Dictionary > English Dictionary > Definition, synonym and antonym of shaft
Meaning of shaft by Wiktionary Dictionary



    Old English sceaft, from Germanic Proto-Germanic *skaftaz. Cognate with Dutch schacht, German Schaft, Swedish skaft .


    • ( RP ) IPA: /ʃɑːft/
    • Rhymes: -ɑːft
    • ( US ) IPA: /ʃæft/


    shaft ( plural: shafts )

    1. The long narrow body of a spear or arrow
      Her hand slipped off the javelin's shaft towards the spearpoint and that's why her score was lowered, Sam .
    2. A beam or ray of light
      Isn't that shaft of light from that opening in the cave beautiful?
    3. Any long thin object, such as the handle of a tool, one of the poles between which an animal is harnessed to a vehicle, the driveshaft of a motorized vehicle with rear-wheel drive, an axle, etc .
      Dude, the baseball bat's shaft got broken by the amazing pitch!
    4. The main axis of a feather
      I had no idea that they removed the feathers' shafts to make the pillows softer!
    5. ( lacrosse ) The long narrow body of a lacrosse stick
      Sarah, if you wear gloves your hands might not slip on your shaft and you can up your game, girl!
    6. A long narrow passage sunk into the earth, for mining etc; a mineshaft .
      Your grandfather used to work with a crane hauling ore out of the gold mine's shafts .
    7. A vertical or near-vertical cave passage .
    8. A vertical passage housing a lift or elevator; a liftshaft .
      Darn it, my keys fell through the gap and into the elevator shaft .
    9. A ventilation or heating conduit; an air duct .
      Our parrot flew into the air duct and got stuck in the shaft .
    10. A malicious act, as in “to give someone the shaft”
      That guy at work gave me the shaft, he ratted me out to the boss for being late!
    11. The main cylindrical part of the penis


    shaft ( third-person singular simple present shafts present participle shafting, simple past and past participle shafted )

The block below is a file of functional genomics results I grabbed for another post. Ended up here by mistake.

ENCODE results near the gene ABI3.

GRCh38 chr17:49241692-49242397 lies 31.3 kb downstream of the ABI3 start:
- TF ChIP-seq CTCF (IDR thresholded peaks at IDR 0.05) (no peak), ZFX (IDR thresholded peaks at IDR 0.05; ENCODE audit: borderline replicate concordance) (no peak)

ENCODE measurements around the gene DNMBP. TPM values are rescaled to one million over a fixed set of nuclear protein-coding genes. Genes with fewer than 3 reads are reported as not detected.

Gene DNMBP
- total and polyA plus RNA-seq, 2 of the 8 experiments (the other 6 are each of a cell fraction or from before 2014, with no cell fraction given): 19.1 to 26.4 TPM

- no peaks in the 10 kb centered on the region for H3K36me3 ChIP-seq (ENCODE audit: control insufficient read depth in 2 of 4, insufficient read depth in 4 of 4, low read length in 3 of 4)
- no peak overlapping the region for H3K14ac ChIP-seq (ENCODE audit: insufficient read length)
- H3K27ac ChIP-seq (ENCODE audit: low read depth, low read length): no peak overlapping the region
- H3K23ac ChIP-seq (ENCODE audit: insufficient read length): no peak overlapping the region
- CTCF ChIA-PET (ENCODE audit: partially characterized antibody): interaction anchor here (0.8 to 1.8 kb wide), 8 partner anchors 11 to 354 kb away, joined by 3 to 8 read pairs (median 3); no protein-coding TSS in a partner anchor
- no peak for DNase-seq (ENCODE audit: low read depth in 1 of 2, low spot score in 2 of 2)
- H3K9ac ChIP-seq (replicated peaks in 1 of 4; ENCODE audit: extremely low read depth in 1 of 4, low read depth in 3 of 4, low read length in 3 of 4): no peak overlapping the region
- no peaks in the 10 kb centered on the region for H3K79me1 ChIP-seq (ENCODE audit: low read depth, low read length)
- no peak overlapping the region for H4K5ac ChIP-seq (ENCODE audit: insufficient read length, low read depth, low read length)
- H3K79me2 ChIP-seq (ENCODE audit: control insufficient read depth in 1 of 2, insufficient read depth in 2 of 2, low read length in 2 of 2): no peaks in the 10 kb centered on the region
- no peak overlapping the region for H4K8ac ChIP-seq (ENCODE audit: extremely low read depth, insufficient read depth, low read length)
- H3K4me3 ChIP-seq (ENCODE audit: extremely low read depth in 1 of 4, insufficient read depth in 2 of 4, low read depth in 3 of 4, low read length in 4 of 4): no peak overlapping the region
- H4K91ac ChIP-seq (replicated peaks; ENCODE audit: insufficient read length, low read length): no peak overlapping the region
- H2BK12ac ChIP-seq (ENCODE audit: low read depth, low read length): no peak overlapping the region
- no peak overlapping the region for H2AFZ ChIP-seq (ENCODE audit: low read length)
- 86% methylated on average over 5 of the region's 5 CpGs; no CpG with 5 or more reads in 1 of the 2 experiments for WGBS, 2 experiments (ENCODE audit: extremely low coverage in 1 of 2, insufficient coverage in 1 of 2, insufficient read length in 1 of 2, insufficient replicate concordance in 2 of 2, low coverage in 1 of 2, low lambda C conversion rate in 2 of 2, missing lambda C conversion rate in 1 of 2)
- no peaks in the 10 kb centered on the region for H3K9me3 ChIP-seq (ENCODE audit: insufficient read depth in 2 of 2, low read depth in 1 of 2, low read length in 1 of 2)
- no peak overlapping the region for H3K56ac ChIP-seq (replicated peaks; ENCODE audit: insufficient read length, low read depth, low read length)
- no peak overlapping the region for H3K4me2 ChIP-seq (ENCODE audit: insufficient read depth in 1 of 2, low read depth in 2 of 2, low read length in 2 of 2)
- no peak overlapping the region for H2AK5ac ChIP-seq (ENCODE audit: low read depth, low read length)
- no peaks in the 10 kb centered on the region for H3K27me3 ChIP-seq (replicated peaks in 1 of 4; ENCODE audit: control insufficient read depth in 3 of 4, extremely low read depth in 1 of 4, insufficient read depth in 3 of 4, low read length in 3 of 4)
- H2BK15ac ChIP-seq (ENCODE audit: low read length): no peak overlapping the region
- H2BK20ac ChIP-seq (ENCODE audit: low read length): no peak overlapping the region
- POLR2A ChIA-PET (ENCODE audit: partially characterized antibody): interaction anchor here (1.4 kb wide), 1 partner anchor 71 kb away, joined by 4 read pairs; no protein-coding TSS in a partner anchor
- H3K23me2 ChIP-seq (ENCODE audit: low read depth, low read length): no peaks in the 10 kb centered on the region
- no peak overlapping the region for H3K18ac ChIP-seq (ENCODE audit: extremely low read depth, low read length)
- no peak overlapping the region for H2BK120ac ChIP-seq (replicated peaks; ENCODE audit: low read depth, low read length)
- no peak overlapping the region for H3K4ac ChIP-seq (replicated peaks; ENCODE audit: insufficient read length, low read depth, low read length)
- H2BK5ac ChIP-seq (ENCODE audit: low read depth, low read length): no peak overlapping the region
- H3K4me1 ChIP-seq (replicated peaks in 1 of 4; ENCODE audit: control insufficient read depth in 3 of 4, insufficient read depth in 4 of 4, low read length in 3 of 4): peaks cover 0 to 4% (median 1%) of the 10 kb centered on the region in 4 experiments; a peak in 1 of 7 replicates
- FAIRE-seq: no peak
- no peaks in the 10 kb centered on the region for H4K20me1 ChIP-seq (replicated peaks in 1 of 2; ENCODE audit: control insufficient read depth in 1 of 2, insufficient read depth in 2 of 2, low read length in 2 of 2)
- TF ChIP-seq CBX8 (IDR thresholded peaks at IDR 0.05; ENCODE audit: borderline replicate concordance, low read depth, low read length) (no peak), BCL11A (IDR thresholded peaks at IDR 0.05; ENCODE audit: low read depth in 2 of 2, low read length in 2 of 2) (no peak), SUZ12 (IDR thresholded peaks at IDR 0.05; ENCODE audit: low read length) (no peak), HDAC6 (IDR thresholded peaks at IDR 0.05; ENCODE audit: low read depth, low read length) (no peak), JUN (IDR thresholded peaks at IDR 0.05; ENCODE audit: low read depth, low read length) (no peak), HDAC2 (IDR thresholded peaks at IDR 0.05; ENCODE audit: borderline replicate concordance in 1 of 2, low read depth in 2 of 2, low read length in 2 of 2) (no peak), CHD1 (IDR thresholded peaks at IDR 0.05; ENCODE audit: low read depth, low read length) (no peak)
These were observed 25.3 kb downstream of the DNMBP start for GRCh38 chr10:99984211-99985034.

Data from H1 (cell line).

1. ( transitive ) to equip something with a shaft
    2. ( transitive, slang ) To have sexual intercourse with someone
      Turns out my best mate was shafting my girlfriend .
    3. ( transitive, slang ) To cause someone harm, especially in a deceitful or treacherous way .
      He got shafted when his boss took credit for what he had done .


Explanation of shaft by Wordnet Dictionary


    1. defeat someone through trickery or deceit

    2. equip with a shaft

    1. the hollow spine of a feather

    2. a revolving rod that transmits power or motion

    3. a long rod or pole ( especially the handle of an implement or the body of a weapon like a spear or arrow )

    4. a long vertical passage sunk into the earth, as for a mine or tunnel

    5. upright consisting of the vertical part of a column

    6. a vertical passageway through a building ( as for an elevator )

    7. a long pointed rod used as a tool or weapon

    8. obscene terms for penis

    9. the main ( mid ) section of a long bone

    10. an aggressive remark directed at a person like a missile and intended to have a telling effect

    11. she threw shafts of sarcasm
    12. a line that forms the length of an arrow pointer

    13. a column of light ( as from a beacon )